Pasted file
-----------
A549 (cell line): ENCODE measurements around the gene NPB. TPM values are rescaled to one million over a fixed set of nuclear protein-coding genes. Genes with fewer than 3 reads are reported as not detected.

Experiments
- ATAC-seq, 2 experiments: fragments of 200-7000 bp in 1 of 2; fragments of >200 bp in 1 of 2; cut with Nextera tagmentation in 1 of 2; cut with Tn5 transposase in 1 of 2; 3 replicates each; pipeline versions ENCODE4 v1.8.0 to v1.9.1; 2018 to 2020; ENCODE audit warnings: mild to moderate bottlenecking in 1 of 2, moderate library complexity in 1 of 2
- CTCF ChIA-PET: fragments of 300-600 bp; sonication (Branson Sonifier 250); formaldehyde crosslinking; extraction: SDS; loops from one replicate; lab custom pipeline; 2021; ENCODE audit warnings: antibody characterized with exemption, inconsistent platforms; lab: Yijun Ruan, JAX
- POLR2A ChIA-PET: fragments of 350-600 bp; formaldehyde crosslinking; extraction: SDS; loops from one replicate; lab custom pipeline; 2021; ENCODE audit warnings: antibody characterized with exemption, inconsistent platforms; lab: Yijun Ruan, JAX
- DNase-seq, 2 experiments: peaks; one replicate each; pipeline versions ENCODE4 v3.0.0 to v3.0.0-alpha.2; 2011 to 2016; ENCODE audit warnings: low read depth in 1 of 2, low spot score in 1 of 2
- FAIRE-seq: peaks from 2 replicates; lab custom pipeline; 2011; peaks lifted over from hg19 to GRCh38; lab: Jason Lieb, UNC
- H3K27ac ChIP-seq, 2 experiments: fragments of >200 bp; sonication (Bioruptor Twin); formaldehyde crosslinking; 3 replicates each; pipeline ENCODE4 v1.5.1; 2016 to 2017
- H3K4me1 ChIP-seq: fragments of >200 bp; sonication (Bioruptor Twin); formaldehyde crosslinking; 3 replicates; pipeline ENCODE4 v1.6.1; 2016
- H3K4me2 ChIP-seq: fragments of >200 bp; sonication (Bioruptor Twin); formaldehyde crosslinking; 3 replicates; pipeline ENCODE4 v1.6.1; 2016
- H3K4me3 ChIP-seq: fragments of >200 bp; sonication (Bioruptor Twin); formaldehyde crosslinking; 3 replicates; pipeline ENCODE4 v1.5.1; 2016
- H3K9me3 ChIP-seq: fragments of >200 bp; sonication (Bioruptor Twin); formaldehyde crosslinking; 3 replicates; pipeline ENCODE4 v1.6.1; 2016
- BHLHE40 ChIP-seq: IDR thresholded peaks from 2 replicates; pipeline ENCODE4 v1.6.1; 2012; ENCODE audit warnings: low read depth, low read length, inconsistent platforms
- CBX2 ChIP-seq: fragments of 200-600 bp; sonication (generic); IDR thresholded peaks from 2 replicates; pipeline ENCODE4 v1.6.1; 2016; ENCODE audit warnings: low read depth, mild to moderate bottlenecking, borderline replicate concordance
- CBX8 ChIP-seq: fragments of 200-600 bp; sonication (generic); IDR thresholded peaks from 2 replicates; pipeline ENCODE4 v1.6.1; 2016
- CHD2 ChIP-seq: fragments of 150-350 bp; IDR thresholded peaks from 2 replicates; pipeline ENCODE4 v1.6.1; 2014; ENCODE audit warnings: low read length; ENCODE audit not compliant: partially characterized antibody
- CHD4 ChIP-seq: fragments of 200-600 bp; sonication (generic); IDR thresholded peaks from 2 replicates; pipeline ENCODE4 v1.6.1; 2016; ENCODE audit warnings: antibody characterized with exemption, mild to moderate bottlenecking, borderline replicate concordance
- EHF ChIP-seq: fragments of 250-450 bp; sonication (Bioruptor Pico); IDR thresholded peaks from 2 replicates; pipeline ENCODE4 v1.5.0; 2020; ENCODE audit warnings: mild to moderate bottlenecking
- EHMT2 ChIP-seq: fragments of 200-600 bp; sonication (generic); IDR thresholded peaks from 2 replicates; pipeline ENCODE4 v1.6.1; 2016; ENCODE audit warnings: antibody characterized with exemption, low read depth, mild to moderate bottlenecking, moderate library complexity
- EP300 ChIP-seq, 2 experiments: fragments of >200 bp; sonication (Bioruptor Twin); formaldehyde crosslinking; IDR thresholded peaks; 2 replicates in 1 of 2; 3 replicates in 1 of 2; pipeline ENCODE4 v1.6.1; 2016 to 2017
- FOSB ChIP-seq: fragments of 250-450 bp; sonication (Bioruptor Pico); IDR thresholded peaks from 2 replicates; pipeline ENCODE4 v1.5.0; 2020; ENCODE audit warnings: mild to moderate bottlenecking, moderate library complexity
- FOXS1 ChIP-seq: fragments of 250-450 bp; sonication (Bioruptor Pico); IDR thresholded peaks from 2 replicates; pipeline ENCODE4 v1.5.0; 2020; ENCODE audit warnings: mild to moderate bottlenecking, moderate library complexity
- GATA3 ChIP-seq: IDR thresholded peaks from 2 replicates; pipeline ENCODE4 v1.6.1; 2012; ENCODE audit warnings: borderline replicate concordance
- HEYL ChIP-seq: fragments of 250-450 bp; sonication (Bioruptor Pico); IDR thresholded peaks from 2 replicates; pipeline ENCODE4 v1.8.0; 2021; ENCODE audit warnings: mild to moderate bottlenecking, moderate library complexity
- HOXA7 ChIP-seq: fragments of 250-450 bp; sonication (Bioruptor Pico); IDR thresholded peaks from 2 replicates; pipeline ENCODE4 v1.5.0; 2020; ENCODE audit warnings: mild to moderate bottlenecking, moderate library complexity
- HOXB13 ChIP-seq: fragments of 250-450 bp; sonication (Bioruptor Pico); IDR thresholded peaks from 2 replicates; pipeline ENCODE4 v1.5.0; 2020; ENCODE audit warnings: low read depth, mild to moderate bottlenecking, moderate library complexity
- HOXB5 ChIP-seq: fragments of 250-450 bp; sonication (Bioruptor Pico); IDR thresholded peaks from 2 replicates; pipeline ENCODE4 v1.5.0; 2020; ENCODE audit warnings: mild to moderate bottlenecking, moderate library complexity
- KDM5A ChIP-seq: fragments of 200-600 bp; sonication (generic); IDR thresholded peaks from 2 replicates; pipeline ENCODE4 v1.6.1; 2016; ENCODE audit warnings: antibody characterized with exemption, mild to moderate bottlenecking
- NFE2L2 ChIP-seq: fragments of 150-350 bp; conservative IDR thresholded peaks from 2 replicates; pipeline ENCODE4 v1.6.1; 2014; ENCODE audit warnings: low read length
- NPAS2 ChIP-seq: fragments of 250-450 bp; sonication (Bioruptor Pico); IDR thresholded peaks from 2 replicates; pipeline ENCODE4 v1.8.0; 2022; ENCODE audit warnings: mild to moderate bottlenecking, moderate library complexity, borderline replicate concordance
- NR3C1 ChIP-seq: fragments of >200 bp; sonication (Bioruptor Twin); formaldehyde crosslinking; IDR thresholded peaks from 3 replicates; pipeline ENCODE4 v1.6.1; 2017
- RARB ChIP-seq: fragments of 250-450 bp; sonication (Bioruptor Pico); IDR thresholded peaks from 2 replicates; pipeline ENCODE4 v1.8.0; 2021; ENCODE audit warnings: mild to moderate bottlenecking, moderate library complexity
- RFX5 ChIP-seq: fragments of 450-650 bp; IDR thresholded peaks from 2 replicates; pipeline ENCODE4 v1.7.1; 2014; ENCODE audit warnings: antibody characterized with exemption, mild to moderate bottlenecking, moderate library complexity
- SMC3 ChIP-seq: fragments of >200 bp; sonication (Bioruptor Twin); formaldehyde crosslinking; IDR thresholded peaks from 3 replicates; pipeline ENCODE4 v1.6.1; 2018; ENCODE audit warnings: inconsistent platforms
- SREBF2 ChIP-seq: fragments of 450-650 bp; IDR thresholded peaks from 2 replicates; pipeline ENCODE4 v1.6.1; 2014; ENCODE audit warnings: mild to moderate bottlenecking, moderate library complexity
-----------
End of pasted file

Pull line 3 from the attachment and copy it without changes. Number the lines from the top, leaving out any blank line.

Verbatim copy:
- ATAC-seq, 2 experiments: fragments of 200-7000 bp in 1 of 2; fragments of >200 bp in 1 of 2; cut with Nextera tagmentation in 1 of 2; cut with Tn5 transposase in 1 of 2; 3 replicates each; pipeline versions ENCODE4 v1.8.0 to v1.9.1; 2018 to 2020; ENCODE audit warnings: mild to moderate bottlenecking in 1 of 2, moderate library complexity in 1 of 2